11

Consider the following C++ enumerations:

enum Identity
{
    UNKNOWN   = 1,
    CHECKED   = 2,
    UNCHECKED = 3
};

enum Status
{
    UNKNOWN    = 0,
    PENDING    = 1,
    APPROVED   = 2,
    UNAPPROVED = 3
};

The Compiler conflicted the both UNKNOWN items and threw this error:

error: redeclaration of 'UNKNOWN'

I am able to solve this error changing one of the UNKNOWN to UNKNOWN_a, but I would like to do not change the names.

How can I solve this conflict without changing the enum items name?

19

You can use scoped enumerations for this. This requires C++11 or higher support.

enum class Identity
{
       UNKNOWN = 1,
       CHECKED = 2,
       UNCHECKED =3
};

enum class Status
{
       UNKNOWN = 0,
       PENDING = 1,
       APPROVED = 2,
       UNAPPROVED =3
};

int main ()
{
    Identity::UNKNOWN;
    Status::UNKNOW;
}

Live Example

4

If using C++11 is not feasible(It really should by now, I mean, it's already 2015), consider using namespaces:

namespace Identity {
enum {
       UNKNOWN = 1,
       CHECKED = 2,
       UNCHECKED =3
};
}

namespace Status {
enum {
       UNKNOWN = 0,
       PENDING = 1,
       APPROVED = 2,
       UNAPPROVED =3
};
}

But, really, enum class is much better.

  • @chris I'm aware. This is one of the problems of not simply using enum class. I mean, you could still just declare the enums with a name (enum value { /*...*/) and use them like void foo(Identity::value), but you still lose the benefits of type safety, etc. – Cássio Renan Dec 16 '15 at 18:53
  • Well, the funny thing is that C++11 is quite commonly not feasible especially in the commercial area - for example, many customers of the company I work for are still using old systems like RHEL and don't want to upgrade as long as the system runs well (it is pretty common to hit serious incompatibilities during release upgrade). So as the result, C++11 is banned and everything must build in older compilers as well. In the fact, C++11 was banned in every of the last 4 companies I worked for. And one company I previously worked for is AFAIK still building in MSVC 6 too :-) – axalis Dec 16 '15 at 20:12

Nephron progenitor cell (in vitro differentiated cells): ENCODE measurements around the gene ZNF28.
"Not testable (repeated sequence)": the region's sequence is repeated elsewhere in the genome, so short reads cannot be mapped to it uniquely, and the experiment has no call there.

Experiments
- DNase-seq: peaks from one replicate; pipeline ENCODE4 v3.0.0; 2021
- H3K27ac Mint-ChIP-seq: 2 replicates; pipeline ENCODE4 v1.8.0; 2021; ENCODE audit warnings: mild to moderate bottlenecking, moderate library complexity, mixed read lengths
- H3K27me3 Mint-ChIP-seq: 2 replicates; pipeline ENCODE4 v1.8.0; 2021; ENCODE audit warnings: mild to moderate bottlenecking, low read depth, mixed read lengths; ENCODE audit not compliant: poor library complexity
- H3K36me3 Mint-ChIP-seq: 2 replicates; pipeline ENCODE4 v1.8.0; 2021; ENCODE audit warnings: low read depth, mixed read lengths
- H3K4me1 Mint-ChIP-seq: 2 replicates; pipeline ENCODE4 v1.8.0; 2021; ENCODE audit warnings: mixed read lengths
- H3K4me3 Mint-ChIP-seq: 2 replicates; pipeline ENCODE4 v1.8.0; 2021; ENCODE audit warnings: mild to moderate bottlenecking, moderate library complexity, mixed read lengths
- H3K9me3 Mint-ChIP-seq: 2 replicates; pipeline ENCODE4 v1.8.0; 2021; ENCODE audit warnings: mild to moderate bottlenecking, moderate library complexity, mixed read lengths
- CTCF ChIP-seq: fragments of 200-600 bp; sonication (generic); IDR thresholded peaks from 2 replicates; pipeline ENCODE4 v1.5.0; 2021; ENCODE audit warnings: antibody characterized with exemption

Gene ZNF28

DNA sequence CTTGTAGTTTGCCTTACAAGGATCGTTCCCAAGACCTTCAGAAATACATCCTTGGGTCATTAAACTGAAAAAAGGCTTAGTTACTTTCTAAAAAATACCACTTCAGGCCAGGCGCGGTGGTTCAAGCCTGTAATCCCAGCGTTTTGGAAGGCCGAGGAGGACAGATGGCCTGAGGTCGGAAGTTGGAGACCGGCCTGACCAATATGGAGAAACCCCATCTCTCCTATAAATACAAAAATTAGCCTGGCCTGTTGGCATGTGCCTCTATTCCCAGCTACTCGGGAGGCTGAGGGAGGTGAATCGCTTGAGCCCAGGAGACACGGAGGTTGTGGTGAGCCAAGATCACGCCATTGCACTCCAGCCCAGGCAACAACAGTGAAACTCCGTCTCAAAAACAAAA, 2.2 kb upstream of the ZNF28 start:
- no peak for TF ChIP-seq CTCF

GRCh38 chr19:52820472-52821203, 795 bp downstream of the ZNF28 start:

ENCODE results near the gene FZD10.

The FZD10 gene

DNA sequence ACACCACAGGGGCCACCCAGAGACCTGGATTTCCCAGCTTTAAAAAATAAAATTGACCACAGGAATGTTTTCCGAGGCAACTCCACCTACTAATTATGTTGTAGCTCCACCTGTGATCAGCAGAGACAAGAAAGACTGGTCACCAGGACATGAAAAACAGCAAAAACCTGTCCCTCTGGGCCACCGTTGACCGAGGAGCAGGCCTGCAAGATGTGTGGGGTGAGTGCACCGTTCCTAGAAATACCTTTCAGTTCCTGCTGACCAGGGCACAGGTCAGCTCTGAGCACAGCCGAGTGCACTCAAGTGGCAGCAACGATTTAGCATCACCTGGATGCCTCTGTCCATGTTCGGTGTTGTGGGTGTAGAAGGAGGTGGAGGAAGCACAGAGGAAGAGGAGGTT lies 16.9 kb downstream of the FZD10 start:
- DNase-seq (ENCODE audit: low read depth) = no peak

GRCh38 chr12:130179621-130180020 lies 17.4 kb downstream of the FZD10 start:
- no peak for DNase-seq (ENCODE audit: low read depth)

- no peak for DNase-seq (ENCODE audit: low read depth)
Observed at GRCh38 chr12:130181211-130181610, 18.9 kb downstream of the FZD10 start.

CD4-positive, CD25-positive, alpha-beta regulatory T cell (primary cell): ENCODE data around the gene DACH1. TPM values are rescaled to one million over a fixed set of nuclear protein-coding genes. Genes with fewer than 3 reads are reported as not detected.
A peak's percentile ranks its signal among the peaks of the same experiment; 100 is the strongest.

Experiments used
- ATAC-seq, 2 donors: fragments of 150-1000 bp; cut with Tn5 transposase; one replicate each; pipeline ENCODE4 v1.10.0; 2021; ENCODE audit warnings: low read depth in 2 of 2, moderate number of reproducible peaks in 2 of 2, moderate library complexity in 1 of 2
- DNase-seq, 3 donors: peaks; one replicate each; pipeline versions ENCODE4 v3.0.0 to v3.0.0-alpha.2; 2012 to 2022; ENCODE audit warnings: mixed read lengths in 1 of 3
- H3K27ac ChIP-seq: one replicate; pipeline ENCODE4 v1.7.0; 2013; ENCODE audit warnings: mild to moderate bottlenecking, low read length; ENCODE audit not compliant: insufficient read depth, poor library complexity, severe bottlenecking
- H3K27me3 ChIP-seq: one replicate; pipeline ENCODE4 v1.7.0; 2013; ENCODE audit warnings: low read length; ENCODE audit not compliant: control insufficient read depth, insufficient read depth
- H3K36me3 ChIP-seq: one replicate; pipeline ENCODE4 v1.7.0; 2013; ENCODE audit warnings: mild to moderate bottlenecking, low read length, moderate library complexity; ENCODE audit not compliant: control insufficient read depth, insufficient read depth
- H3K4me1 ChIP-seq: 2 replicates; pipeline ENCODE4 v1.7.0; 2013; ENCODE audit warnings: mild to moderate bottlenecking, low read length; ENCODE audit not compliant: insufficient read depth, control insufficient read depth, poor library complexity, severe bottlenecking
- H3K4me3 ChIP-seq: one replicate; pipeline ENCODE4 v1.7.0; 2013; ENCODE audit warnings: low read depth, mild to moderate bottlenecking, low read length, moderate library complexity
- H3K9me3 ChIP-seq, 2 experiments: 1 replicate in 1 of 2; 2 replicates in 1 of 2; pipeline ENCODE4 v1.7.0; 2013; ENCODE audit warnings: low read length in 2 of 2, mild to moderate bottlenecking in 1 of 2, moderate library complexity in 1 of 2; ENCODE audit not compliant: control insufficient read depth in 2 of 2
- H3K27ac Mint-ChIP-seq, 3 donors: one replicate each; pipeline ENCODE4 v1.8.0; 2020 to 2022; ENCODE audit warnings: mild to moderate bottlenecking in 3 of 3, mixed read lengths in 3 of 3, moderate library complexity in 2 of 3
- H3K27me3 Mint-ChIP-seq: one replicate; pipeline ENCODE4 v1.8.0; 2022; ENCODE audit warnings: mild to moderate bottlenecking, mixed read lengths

4

Use scoped enums (C++ 11) - enum classes. They will not pollute the outer scope with duplicate names.

But, you'll need to access the enumerated values with a scope resolution operator - Identity::UNKNOWN, which is not a bad thing.

2

This is how I would usually declare such enums (if I don't need something more fancy, like automatic conversions of the enum names to strings, serialization/deserialization etc.):

struct Identities
{
    enum Type
    {
        UNKNOWN   = 1,
        CHECKED   = 2,
        UNCHECKED = 3
    };
};

typedef Identities::Type Identity;

struct States
{
    enum Type
    {
        UNKNOWN    = 0,
        PENDING    = 1,
        APPROVED   = 2,
        UNAPPROVED = 3
    };
};

typedef States::Type Status;

// usage
Identity identity = Identities::UNKNOWN;
Status status = States::UNKNOWN;

Works in every C++ version and is type safe as well. Namespaces can be also used instead of structs (but I normally use structs).

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